Last week we briefly hinted to one of the linchpins of statutory residence; the permanent place of abode or PPA. So crucial is this term of art to a determination of statutory residency (remember, you need the days and the PPA) that many audit controversies have revolved solely around this issue.
The New York State Income Tax Regulations (“Regulations”) define a PPA as a “dwelling place of a permanent nature maintained by the taxpayer, whether or not owned by him, and will generally include a dwelling place owned or leased by his or her spouse.” Attention must be paid to every word in this regulation and this post will focus on one aspect of the term “permanent nature.”
Permanent nature not only addresses a taxpayer’s relationship to a dwelling, but also speaks to the physical aspects of the structure. The Regulations set forth that in order to meet the permanent nature requirement, it must be suitable for year round use. There is no connection to the taxpayer’s actual use. So if a vacation home is suitable for year round use, whether or not it is actually used all year, is completely irrelevant as far as the State is concerned.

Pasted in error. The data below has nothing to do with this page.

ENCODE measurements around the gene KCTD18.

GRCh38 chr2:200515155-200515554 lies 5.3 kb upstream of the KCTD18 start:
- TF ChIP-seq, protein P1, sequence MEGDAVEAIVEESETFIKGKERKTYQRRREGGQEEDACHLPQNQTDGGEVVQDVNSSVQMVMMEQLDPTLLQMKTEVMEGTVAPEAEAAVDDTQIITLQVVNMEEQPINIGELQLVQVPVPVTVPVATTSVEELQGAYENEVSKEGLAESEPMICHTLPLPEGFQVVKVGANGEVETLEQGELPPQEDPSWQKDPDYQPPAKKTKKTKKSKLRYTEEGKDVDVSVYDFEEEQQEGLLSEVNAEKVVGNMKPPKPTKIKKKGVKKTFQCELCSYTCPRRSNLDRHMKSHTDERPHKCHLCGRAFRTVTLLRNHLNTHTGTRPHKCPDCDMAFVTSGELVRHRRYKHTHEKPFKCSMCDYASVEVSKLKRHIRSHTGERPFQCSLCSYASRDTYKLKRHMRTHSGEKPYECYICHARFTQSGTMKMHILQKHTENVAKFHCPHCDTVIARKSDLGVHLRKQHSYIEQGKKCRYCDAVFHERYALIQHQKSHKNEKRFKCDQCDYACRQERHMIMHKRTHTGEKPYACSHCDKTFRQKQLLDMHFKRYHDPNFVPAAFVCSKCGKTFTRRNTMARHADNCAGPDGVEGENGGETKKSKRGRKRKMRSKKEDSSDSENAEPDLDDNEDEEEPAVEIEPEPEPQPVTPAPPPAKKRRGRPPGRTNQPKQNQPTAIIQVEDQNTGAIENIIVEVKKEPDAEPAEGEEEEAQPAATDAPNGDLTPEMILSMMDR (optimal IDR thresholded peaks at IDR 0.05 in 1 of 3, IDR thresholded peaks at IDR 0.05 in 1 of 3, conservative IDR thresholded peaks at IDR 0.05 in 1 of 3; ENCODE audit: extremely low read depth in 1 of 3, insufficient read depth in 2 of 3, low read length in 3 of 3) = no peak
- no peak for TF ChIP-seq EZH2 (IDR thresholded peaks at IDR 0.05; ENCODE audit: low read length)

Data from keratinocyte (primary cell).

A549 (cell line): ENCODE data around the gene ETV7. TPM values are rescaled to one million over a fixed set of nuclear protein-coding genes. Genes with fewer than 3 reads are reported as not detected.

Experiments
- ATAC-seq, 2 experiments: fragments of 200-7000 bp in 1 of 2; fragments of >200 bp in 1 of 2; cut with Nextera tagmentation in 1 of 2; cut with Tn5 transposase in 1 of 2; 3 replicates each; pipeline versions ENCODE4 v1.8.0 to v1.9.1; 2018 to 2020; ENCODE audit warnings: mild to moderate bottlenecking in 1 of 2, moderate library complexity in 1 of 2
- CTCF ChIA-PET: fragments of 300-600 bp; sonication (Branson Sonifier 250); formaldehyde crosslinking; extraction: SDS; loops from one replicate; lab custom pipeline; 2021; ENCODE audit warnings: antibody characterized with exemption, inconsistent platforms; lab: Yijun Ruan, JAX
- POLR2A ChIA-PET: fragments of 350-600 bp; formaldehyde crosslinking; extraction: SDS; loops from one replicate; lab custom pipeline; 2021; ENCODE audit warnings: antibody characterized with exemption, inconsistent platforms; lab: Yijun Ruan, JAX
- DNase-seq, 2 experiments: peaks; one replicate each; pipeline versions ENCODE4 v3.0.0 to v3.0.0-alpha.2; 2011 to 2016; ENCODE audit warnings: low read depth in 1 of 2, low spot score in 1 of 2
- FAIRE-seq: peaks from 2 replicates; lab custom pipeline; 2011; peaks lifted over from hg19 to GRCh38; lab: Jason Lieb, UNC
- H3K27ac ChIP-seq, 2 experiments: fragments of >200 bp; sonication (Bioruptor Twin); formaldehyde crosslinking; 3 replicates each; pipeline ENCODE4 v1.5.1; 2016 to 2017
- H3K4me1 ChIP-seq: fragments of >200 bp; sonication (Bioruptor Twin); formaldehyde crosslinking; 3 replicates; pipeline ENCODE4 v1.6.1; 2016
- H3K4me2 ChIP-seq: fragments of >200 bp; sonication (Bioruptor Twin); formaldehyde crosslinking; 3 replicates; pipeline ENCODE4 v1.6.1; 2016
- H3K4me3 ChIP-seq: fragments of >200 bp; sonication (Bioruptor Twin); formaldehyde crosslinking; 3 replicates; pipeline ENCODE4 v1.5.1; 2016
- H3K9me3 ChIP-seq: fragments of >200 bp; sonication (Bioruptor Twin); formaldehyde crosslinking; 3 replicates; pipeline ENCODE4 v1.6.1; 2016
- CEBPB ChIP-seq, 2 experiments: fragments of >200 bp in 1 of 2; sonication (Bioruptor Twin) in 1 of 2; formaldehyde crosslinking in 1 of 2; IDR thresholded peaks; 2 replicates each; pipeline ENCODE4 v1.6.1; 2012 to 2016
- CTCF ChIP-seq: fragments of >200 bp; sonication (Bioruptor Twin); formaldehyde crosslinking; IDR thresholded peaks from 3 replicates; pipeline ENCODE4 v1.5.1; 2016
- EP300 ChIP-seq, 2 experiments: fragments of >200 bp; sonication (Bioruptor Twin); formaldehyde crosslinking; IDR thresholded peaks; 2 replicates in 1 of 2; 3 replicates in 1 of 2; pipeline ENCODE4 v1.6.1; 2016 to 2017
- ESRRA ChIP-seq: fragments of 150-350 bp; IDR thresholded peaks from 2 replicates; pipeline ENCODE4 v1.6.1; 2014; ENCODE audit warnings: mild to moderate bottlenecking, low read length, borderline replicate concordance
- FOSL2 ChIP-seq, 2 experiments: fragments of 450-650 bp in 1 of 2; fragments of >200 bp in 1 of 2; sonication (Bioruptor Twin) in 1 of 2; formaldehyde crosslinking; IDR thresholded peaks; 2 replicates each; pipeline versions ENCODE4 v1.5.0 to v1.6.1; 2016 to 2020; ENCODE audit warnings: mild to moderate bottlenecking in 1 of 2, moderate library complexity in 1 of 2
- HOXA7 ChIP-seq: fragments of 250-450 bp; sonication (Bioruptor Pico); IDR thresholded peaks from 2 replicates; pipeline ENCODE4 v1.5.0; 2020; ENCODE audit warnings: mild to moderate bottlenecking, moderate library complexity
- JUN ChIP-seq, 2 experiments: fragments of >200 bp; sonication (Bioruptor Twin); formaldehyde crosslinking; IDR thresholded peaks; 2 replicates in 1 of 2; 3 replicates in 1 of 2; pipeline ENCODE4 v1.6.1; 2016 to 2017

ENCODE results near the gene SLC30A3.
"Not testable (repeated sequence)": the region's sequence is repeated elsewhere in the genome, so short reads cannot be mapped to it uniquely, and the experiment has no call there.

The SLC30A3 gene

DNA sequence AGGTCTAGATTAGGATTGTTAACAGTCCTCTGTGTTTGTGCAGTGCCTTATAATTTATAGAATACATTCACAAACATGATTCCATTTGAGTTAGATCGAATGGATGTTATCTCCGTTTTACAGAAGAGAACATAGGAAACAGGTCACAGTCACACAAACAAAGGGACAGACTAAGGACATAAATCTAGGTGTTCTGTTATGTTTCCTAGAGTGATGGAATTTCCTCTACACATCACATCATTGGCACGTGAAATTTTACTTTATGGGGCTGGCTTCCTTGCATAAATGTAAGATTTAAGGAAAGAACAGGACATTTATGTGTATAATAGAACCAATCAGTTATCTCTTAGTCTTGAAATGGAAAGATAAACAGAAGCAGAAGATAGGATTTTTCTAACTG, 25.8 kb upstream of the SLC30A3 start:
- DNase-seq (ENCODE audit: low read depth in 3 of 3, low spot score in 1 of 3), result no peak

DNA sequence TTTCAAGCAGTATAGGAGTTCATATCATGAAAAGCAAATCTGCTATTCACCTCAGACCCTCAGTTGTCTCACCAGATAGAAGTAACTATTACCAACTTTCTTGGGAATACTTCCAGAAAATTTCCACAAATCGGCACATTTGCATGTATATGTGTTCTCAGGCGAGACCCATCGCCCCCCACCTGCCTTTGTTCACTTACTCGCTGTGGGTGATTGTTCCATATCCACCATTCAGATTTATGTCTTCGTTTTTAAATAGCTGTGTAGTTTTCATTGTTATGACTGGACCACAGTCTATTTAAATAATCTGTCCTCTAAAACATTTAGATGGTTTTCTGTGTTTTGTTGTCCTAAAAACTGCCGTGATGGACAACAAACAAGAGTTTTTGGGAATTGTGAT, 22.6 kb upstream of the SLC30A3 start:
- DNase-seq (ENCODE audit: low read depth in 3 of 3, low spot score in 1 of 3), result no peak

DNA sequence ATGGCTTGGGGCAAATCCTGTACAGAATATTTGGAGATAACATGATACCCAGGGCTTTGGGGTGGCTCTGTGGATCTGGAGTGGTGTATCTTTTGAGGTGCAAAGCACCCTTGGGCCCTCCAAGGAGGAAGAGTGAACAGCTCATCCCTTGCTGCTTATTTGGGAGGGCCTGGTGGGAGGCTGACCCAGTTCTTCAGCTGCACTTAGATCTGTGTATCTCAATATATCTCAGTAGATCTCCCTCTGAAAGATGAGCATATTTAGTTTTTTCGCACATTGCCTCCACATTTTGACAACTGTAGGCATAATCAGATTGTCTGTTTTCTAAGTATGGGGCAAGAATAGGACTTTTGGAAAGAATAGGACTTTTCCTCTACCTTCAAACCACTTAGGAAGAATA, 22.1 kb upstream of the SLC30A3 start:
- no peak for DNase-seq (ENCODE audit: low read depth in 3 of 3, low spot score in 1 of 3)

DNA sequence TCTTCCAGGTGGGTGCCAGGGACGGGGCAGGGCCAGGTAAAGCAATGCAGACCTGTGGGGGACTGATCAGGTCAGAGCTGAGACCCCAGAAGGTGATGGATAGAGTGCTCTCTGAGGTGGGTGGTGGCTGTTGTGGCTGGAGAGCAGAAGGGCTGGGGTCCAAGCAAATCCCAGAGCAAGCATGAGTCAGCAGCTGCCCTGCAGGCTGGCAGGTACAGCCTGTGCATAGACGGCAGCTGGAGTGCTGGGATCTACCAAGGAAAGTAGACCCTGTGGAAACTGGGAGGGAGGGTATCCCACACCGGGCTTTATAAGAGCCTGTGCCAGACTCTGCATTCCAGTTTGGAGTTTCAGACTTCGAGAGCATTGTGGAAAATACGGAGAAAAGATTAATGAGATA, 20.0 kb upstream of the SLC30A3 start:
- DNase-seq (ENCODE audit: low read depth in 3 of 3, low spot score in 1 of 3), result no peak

Suitability can still be at issue. Clearly the extremes are easy to define. A fully heated and air conditioned vacation retreat that is only used for the summer months meets the suitability test, while a duck hunting shack in the woods with no roads leading to it most certainly would not. What about the summer vacation home that has no heat and is winterized during the off-season? While some have been able to argue against permanence (this is a very fact specific inquiry) it is certainly the proverbial Pandora’s Box that we would rather be able to keep closed with a little planning.
Concerned about your exposure to statutory residence regulations and the impact on your tax position? Contact me at email@example.com.
Wayne Berkowitz, a tax partner and head of the State and Local Tax Group at Berdon LLP, advises on the unique requirements of governments and municipalities across the nation.